The construction of the original St Pancras train station in 1866 was the apogee of the golden age of the British railways. William Barlow's 240ft-wide, 100ft-high train-shed arch created the largest enclosed space in the world, and opened up a world of technological possibilities. The first train to depart from it ran 97 miles - the longest non-stop run in the world.
When the Queen opens the refurbished St Pancras today, hopes will be high that it will inaugurate a similarly gilded era for UK rail travel. The construction of the station has been almost as painstaking as of the original. The boost to train travel also promises to be almost as dramatic. A new high-speed line (Britain's first) will cut the London to Paris Eurostar journey time by 20 minutes.
Of course, circumstances now are very different. Public investment in the railways today is inspired less by a Victorian sense of man's potential than a profound sense of the environment's fragility. We urgently need to cut emissions from car and plane journeys, and promoting more energy-efficient rail travel is the most obvious way to achieve this.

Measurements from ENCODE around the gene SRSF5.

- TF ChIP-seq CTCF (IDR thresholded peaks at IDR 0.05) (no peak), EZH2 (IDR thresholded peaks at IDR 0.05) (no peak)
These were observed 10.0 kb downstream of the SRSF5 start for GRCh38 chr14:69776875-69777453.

Moreover, the revolution at St Pancras merely emphasises the scale of the task ahead. The rest of the UK's rail infrastructure remains woefully neglected. It is all very well opening up a high-speed line to France, but what about a high-speed line to the North? Surely any government truly concerned with reducing greenhouse emissions would have this as one it its main priorities. When it comes to railway travel in the 21st century, there is a lot to be said for those old Victorian values.Reuse content